Continued phasing-in of renewables is required as part of an overall supply mix. In spite of the fact that over the past several years, the cost of renewables has been declining faster than other fuel sources, renewables will not likely surpass fossil fuel resources until post-2050. A more plausible supply strategy goal is to strive for increases of 10% more renewables each decade coupled with the increased use of demand-side management, transmission & distribution (T&D) investment, energy efficiency and waste heat recovery. The challenges are numerous, but the rewards will be long-lasting. Here’s why.

  • We have the technology to increase renewables, but it won’t be easy, quick or cheap. An inordinate focus on supply ignores the necessary infrastructure investment required to support renewables within the current investment framework for fossil fuel development.
  • Renewables cannot replace fossil fuels in the near term because the cost of capital, rate shocks and costs to end users. Energy investment will continue to compete with similar investments in new technology, water infrastructure, urban growth in our cities, housing stock upgrades, railroads, highways and tunnels and bridges. But renewables cannot be ignored or postponed because of their lower operating costs, efficiencies, reduced emissions and sustainability benefits.
  • Increasing renewables capacity will require huge amounts of capital outlay and technical expertise which could consequently boost business development, workforce training and infrastructure upgrades. These investments will create a 21st-century power grid that is distributed, diverse and more resistant to the effects of a changing climate and/or security attacks.
  • The status quo, consisting of resource extraction, fuels, transportation infrastructure, generation, T&D, manufacturing, etc., has taken countless investment dollars and more than a century to build. It will not be radically altered but will be modernized for the future with competitive manufacturing, global trade and tax reform pressures incentivizing more accelerated decisions than regulatory fiats or mandates.
  • The sheer magnitude of energy required to be generated on a 24/7/365 basis is impossible to recreate using existing technology, land transfers, materials (i.e., rare-earth minerals) and infrastructure. New technologies such as those being developed by our colleagues at Ohio University related to algae- based fuels, waste-to-energy and electrochemical technologies are the way of the future. Bringing them to market on a commercial scale is the next order of business.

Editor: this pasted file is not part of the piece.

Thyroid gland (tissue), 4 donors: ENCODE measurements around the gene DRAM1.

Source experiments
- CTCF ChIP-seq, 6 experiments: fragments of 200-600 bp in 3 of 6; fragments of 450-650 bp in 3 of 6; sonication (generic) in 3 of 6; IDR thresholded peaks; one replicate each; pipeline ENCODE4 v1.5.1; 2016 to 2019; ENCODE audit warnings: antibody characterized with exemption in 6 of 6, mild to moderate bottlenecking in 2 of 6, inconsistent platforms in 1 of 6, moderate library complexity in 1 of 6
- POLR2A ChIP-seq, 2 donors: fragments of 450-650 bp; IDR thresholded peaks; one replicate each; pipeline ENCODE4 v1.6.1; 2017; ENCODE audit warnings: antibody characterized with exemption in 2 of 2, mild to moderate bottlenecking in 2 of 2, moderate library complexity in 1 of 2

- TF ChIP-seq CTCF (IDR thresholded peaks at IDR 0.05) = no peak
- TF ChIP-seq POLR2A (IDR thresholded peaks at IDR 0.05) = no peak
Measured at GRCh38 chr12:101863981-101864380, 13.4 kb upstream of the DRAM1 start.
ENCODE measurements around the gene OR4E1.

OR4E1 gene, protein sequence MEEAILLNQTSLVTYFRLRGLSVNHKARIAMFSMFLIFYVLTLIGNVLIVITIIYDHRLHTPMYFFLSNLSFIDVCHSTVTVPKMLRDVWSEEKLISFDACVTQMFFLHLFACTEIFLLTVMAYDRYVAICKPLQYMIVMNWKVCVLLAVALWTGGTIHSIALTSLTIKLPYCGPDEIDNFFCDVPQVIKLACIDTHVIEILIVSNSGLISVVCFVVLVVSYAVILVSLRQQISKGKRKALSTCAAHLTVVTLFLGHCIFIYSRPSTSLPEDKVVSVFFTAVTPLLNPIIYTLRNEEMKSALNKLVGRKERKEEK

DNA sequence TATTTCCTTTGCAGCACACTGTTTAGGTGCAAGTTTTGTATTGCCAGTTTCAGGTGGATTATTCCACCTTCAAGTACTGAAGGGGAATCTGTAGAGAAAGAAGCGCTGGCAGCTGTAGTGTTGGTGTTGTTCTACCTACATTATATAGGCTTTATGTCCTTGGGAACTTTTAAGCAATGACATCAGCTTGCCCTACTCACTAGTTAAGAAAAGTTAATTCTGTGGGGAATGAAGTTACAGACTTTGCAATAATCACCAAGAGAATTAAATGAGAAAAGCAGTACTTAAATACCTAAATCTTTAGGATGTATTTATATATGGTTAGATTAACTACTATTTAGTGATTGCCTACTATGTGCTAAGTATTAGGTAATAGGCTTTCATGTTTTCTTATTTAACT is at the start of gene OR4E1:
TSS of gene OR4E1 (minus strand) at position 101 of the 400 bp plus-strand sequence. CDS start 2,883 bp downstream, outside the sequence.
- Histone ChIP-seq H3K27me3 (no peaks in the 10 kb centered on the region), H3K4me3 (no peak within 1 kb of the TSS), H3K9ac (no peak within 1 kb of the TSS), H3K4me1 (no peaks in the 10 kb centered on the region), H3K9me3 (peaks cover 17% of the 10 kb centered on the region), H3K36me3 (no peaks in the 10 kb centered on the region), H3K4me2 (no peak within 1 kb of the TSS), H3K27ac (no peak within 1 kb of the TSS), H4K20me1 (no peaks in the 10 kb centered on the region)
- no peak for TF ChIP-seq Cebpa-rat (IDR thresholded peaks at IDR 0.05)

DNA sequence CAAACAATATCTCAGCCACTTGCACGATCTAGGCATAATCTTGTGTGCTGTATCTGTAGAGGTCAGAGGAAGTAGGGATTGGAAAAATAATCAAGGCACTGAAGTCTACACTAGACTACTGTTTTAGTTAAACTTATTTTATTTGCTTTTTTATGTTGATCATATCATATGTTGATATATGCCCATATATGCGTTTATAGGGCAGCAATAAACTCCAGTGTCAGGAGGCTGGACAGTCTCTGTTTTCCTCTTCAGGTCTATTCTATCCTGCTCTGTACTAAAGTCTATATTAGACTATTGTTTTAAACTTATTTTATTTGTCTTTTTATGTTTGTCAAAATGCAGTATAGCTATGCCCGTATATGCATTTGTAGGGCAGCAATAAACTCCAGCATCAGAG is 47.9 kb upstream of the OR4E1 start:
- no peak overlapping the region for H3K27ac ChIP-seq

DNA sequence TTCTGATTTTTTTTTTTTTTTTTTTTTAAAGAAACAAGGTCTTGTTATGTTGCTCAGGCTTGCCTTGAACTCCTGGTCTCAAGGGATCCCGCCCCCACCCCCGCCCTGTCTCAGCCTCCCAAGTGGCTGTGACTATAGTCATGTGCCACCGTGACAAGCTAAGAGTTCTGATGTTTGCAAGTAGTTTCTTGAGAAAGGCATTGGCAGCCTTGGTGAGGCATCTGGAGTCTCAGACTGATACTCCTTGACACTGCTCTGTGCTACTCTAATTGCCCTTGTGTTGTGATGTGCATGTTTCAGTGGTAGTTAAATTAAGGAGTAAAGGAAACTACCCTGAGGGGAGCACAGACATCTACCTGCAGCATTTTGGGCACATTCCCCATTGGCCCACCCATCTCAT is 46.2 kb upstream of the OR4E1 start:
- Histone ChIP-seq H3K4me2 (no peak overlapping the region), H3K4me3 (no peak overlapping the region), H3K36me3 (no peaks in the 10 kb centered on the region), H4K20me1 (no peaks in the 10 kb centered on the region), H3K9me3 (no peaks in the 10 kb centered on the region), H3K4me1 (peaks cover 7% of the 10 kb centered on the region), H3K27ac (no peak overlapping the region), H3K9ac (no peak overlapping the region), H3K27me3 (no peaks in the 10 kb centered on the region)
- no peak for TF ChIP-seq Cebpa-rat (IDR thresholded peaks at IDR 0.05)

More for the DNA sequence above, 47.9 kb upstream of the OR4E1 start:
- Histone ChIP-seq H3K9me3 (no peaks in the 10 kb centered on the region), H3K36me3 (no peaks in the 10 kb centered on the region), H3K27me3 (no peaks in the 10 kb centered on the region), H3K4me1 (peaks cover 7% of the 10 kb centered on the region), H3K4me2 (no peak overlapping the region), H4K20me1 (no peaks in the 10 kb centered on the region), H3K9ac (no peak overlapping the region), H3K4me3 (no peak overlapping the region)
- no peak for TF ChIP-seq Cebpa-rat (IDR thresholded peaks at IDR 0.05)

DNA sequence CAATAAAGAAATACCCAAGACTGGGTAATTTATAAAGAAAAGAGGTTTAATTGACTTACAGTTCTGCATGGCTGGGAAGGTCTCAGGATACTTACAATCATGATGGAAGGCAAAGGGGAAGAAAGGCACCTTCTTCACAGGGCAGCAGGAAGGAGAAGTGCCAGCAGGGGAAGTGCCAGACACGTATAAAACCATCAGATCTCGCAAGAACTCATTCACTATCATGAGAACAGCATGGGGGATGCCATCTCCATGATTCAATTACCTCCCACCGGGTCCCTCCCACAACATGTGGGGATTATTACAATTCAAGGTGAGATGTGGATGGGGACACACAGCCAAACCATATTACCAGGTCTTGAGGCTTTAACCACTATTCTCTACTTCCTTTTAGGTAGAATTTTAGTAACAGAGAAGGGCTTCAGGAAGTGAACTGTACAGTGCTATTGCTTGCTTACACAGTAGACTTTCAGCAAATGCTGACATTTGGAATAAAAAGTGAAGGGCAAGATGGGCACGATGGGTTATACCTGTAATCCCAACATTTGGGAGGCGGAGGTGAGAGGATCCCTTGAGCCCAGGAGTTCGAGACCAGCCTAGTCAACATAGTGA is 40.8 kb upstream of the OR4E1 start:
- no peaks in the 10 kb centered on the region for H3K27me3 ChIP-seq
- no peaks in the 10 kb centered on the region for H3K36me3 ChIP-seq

• The intermittency, lack of storage, and relatively high up-front costs of renewables make them less attractive for energy-intensive and trade-exposed (i.e., “EITE” and internationally competitive) industries such as steel, aluminum, paper and cement. These challenges will need to be addressed with reliable solutions so that these industries—the building blocks for infrastructure, manufacturing and product development necessary for competition in future global markets—can continue to grow.
  • The resurgence of oil and gas has led to a quiet revival of manufacturing, supply and logistics, and associated industries in and around the Ohio River Valley that has become a major driver in the post-recession economic recovery. North Dakota led the nation in job retention and growth over the last five years due solely to the growth in the unconventional oil and gas from the Bakken shale play.
  • The shale resources appear driven for global export value rather than indigenous national use. Similar development and trade incentives for clean technology and renewables for export value are equally important for advancing U.S. manufacturing and export product goals.
  • Experience in coal emissions controls has shown that the costs of mitigation are so high using existing technology, that it is not currently economically feasible. If mitigation follows a scheduled phase-in over a reasonable time frame and is coupled with significant legislative action (e.g., cap and trade, carbon tax, etc.), the adoption of low-carbon strategies such as renewables, nuclear, and carbon sequestration can be incentivized.
  • Electric generation technology, policy and market factors have reduced the cost to install renewables to the point that they are at parity with the cost of installing electricity from fossil fuel sources in many applications such as rural/remote areas, military installations and microgrids. Over the next five years, grid parity will escalate and could be accelerated by a market clearing price for carbon, a fuller inclusion of the negative externalities of fossil fuels, and the game-changing issue of electricity storage.